"With that personal control marketing mechanism in place, backed up by free ice for all suppliers, this is Great Lakes Fisheries core business."
Also by adopting the KISS philosophy, costs are kept to a minimum by encouraging the 'co-op's' 20 members - who come from Taree to Pacific Palms - to produce the best possible product and has resulted in a win-win success story.
"When we launched Great Lakes Fisheries five years ago we were the first new fishermen's 'co-op type' business in NSW for decades and now, according to the Sydney Fish market, we are recording average growth."
With a long family history of fishing and seafaring going back to the Endeavour and the First Fleet, it was only a natural progression that Graeme's 19-year-old son James obtained his first commercial fishing license, making him the fifth generation of professional fishers in the Byrnes family.
The Byrne family's 100 year association with the fishing industry along the South Coast began more than a century ago when George Byrnes took delivery of his first commercial fishing vessel 'Torment' LFB 7310 (photo).
Nearly 50 years later his son Alf, a life long professional fisherman, was instrumental in the establishment of one of the largest fisherman's co-ops in NSW.
From 1943 to 2006 Alan Byrnes, Alf's son, commercially fished the waters of NSW with great distinction becoming a co-operative director and an activist for marine environmental protection.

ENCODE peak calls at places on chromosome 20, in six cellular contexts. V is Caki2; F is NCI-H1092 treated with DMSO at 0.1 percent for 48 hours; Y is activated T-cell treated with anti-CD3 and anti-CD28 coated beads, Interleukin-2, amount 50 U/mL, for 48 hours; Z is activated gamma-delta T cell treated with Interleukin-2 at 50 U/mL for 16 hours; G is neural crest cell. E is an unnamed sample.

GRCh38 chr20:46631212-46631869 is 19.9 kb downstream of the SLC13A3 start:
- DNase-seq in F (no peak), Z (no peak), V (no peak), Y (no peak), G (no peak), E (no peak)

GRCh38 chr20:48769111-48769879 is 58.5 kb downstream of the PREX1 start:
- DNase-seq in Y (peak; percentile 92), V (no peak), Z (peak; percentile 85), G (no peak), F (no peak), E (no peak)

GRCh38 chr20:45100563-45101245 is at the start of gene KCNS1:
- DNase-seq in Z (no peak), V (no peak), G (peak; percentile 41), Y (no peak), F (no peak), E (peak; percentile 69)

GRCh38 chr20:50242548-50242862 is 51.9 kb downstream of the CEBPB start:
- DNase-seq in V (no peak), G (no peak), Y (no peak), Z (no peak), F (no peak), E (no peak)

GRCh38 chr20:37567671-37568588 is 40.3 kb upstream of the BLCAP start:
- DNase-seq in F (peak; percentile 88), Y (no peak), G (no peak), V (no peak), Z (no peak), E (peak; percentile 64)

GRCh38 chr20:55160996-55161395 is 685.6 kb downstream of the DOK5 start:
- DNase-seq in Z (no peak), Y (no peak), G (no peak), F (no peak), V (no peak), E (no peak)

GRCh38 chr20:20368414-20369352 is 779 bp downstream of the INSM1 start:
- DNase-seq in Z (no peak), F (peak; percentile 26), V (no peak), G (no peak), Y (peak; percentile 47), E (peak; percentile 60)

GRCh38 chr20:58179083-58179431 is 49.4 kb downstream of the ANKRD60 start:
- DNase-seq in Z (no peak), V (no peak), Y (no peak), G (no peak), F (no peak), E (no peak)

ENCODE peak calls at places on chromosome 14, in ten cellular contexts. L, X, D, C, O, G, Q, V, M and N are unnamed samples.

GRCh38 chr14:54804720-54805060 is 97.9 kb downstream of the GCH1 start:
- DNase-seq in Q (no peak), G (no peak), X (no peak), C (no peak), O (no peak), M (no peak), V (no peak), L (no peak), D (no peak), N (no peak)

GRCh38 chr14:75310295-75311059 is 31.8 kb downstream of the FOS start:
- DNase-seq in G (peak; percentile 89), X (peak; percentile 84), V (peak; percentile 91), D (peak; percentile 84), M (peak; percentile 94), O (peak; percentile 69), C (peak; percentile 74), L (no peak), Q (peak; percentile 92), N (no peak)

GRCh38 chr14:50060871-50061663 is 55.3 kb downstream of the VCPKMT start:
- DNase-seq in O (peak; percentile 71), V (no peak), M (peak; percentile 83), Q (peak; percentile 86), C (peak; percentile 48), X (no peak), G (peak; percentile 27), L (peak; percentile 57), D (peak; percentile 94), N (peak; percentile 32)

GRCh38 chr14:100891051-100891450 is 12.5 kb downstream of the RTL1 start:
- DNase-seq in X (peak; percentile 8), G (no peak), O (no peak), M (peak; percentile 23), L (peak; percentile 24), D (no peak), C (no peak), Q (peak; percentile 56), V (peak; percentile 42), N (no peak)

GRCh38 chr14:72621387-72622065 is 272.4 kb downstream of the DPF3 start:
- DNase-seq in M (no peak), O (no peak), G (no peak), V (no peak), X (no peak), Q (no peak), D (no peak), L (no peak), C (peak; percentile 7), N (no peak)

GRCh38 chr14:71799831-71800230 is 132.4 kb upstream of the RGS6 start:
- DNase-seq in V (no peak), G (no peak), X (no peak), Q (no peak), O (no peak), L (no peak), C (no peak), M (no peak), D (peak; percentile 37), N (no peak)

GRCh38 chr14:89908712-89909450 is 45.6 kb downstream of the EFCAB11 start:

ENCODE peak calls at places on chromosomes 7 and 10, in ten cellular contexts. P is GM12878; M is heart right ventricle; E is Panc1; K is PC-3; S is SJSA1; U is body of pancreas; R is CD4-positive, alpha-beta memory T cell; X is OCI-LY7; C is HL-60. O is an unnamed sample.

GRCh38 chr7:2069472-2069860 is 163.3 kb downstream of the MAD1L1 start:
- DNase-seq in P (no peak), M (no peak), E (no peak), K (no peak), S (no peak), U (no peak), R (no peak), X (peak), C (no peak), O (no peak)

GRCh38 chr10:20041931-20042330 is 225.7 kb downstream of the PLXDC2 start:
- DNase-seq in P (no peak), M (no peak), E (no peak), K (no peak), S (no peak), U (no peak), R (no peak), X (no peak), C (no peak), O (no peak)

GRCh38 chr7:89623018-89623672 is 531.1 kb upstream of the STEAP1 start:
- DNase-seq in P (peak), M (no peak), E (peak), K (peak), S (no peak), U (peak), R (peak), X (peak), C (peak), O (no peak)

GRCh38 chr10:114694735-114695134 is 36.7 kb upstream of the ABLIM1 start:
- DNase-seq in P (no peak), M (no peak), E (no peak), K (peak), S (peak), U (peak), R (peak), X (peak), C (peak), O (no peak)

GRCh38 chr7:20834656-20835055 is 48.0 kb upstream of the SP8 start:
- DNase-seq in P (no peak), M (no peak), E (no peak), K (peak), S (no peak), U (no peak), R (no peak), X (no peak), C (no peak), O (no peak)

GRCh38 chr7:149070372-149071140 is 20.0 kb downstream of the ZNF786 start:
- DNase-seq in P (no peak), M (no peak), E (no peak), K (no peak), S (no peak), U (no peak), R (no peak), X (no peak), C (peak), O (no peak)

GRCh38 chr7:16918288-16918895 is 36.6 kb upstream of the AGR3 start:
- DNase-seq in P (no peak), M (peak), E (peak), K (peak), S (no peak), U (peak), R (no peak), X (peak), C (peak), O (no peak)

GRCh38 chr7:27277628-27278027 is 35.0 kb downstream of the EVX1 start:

Almost 20 years ago Alan's sons Graeme and Phil arrived in the Forster area continuing their family's professional fishing journey.
In some respects history is repeating itself through the establishment of Great Lakes Fisheries.
Graeme and Phil, like their grandfather Alf before them, began Great Lakes Fisheries to serve the needs of local fishermen in getting their produce to market.
The Byrnes family association with seafaring is uniquely long standing.
While fishing in NSW goes back now five generations, the family links to the sea predate 1770.
This all began with Peter Hibbs.
Peter Hibbs is recorded as being on the First Fleet on board the 'Sirius' in 1788.
Anecdotally, he his also believed to have been on Cook's HMB Endeavour in 1770 as an 11-year-old cabin boy (http://www.visitsydneyaustralia.com.au/peter-hibbs.html).
Hibbs claimed all his life to be the second European to set foot on Australian soil when sent ashore by James Cook in Botany Bay in search of water.
The first European to set foot on Australian soil was Joseph Banks (https://www.newcastleherald.com.au/story/6723502/the-eventful-life-of-colonial-trailblazer-peter-hibbs/).
Peter Hibbs met his wife Mary Pardoe on Norfolk Island.
Eventually they had a daughter named Sarah.
Sarah married Francis Byrne(s) an Irish convict who arrived in Australia in 1814 on board the 'Guilford'.
After serving out his sentence and receiving a land grant, Francis and Sarah settled at the Hawkesbury River as farmers and orchardists trading their produce by boat between their home and Sydney. In time, they had a son called James.
James Byrne(s) 1826-1894 a Hawkesbury farmer, married Eliza Parry in 1856.
They had 12 children one being Augustine George Byrnes (known as George) in 1872. George can be seen in the Byrnes family photo of 1917 with their new fishing boat LFB 7310.
From the First Fleet to Forster the Byrnes family's links with the sea run deep.